S. Korea’s ex-spy chief gets 3 years prison for election meddling

February 9, 2015
Won Sei-hoon (C), former head of the National Intelligence Service, leaves a courtroom at the Seoul Central District Court in Seoul on Sept. 11, 2014. Won will spend three years in prison for meddling in the 2012 presidential election. He was found guilty of spearheading an online smear campaign in favor of President Park Geun-hye, then the ruling party candidate. (Yonhap)

Won Sei-hoon (C), former head of the National Intelligence Service, leaves a courtroom at the Seoul Central District Court in Seoul on Sept. 11, 2014. Won will spend three years in prison for meddling in the 2012 presidential election. He was found guilty of spearheading an online smear campaign in favor of President Park Geun-hye, then the ruling party candidate. (Yonhap)

SEOUL (Yonhap) — Overturning a lower court ruling, a Seoul appellate court on Monday sentenced a former head of the state intelligence agency to three years in jail for intervening in the 2012 presidential election.

The Seoul High Court said Won Sei-hoon, who headed the National Intelligence Service (NIS) from 2009 to 2013, “willfully neglected” an online smear campaign carried out by his subordinates against the rival candidates of President Park Geun-hye, the then ruling party hopeful.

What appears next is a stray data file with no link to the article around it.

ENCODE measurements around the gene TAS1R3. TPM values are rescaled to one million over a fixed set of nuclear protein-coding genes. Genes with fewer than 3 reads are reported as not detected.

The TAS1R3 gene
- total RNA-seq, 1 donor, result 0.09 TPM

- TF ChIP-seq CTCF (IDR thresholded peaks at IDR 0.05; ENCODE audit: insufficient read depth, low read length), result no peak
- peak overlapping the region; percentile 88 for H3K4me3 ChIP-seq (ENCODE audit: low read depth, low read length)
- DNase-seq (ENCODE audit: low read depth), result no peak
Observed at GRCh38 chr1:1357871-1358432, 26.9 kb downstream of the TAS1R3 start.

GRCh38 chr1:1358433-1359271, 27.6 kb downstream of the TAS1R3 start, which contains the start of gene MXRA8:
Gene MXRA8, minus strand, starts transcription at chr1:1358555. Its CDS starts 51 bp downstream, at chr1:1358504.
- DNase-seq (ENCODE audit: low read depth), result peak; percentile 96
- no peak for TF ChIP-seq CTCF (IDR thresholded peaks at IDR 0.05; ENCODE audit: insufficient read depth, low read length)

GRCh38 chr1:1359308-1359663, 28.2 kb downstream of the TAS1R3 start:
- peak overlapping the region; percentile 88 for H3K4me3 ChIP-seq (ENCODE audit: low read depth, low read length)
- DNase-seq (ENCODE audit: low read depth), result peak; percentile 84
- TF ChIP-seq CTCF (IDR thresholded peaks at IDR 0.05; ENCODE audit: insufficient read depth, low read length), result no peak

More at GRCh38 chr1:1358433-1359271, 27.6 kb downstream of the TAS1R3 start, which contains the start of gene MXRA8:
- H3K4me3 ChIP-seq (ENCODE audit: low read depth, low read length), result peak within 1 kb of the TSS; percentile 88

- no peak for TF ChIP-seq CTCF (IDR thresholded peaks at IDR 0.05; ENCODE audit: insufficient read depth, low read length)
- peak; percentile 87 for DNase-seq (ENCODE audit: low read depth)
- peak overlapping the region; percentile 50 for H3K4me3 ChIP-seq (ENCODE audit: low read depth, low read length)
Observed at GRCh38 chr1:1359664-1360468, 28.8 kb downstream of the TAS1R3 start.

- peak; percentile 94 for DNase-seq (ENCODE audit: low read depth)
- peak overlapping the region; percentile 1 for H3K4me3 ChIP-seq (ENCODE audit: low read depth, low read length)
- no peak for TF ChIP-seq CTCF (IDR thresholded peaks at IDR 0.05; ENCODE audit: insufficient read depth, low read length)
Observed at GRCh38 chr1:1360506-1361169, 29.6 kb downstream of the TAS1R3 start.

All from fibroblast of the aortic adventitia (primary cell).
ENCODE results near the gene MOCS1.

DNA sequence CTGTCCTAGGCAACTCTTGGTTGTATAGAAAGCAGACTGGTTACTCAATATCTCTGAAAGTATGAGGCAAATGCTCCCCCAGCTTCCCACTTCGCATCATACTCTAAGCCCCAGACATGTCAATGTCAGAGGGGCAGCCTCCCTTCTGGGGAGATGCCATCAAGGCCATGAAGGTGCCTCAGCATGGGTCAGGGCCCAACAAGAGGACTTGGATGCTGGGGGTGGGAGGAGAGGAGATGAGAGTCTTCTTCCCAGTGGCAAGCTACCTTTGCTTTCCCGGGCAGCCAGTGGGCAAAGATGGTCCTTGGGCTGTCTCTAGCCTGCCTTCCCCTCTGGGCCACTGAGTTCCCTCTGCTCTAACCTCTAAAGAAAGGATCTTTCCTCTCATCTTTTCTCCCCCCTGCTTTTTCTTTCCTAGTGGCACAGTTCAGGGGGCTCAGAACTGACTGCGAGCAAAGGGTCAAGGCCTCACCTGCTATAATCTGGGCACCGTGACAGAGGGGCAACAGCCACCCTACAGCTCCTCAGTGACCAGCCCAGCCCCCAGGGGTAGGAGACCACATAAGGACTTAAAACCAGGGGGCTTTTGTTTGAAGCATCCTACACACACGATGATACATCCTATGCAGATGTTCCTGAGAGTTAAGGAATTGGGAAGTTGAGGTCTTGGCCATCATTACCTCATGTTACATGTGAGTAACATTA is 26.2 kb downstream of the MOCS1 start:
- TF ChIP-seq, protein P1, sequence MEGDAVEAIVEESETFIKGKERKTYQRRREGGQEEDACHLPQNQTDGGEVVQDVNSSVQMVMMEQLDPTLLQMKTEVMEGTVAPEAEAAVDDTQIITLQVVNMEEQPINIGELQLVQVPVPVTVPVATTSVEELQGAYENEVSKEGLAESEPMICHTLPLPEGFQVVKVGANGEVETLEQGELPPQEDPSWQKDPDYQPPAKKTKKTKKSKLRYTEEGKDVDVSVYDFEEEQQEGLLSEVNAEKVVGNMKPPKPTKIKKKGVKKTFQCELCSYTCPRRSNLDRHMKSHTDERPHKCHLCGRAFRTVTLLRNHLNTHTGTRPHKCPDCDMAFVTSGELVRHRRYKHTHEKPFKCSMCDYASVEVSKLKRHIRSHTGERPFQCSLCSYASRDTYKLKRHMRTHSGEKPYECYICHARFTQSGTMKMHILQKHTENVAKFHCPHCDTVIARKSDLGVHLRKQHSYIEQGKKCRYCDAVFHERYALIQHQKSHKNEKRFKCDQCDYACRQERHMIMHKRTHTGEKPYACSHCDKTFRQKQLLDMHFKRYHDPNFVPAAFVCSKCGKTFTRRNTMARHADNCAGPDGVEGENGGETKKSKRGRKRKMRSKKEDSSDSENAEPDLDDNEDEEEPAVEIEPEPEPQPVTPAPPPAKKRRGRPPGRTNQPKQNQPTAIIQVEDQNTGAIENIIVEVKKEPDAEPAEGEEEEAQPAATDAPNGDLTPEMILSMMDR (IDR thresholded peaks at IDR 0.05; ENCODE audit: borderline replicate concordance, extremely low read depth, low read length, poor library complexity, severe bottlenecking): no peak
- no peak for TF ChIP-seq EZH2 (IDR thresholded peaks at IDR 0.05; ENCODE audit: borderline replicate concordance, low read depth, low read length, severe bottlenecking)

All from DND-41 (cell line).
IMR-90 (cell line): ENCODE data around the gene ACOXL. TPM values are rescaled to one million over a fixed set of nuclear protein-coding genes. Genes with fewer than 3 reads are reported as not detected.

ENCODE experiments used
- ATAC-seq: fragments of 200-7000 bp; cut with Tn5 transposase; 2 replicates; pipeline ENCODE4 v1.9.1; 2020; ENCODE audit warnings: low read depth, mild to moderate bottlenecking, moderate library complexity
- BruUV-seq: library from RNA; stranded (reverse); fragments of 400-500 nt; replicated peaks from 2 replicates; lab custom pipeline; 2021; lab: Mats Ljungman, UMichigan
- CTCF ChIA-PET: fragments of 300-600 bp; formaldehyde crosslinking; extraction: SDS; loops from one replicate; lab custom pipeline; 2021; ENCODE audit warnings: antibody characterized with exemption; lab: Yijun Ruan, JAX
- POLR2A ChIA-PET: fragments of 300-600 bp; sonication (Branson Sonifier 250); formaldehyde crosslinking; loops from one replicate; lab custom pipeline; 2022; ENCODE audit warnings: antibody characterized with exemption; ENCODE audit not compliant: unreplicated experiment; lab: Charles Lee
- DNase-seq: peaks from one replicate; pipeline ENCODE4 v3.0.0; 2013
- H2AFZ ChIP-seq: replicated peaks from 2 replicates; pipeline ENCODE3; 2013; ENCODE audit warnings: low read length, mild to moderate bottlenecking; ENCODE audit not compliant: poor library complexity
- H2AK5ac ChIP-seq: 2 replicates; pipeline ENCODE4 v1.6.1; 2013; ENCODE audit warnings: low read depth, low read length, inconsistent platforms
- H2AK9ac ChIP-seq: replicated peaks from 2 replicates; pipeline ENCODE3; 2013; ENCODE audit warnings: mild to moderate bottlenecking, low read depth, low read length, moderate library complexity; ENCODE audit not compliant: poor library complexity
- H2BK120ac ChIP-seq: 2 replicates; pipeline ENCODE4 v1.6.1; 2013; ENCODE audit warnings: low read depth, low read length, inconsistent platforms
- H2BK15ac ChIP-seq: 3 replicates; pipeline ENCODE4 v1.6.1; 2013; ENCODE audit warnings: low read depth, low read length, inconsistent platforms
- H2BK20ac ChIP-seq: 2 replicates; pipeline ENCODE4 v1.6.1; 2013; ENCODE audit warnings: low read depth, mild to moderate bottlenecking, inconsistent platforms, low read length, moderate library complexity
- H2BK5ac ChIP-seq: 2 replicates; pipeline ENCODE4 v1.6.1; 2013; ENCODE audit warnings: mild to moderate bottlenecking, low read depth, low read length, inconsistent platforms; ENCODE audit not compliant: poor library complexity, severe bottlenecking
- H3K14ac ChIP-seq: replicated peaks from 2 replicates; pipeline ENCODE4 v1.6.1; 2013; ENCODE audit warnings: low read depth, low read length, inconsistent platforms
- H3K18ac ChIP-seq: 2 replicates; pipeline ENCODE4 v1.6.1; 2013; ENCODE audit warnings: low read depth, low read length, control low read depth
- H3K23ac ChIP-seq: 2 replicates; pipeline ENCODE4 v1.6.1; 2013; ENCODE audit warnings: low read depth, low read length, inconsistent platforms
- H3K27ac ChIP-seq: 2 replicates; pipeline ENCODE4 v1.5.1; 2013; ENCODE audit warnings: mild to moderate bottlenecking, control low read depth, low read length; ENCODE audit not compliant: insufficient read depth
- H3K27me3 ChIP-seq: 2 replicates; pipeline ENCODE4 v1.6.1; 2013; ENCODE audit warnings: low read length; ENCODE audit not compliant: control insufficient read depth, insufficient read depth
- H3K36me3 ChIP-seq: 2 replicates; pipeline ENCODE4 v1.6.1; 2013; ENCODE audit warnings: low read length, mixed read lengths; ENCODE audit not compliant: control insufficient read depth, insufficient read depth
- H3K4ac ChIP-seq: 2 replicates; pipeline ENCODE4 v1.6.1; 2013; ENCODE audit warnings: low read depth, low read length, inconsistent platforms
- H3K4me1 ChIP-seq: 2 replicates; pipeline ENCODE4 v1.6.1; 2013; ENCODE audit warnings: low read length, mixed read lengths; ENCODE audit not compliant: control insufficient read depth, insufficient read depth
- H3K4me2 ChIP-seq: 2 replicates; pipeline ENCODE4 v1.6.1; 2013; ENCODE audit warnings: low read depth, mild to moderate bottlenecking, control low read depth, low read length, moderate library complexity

“It is fair to say Won had the intention to intervene in the election even by willfully neglecting these activities,” Judge Kim Sang-hwan said in the ruling.

Won was immediately taken into custody by court officials.

Last September, a Seoul district court cleared the 64-year-old Won of election meddling while holding him accountable for “intervening in politics.” The opposition parties called the ruling “nonsensical.”

He was given a prison term of two and a half years with a four-year stay of execution, against prosecutors’ wish to imprison him for four years.

Won’s subordinates were found guilty of posting some 780,000 messages on online bulletin board and social media, including re-tweets on Twitter, in the run-up to the election.

Prosecutors said these comments were posted to sway the public opinion in favor of Park, in violation of the law that bans public officials from engaging in election campaign activities.

Park won the election, edging out her biggest rival by only a slight margin of 3.5 percentage points.

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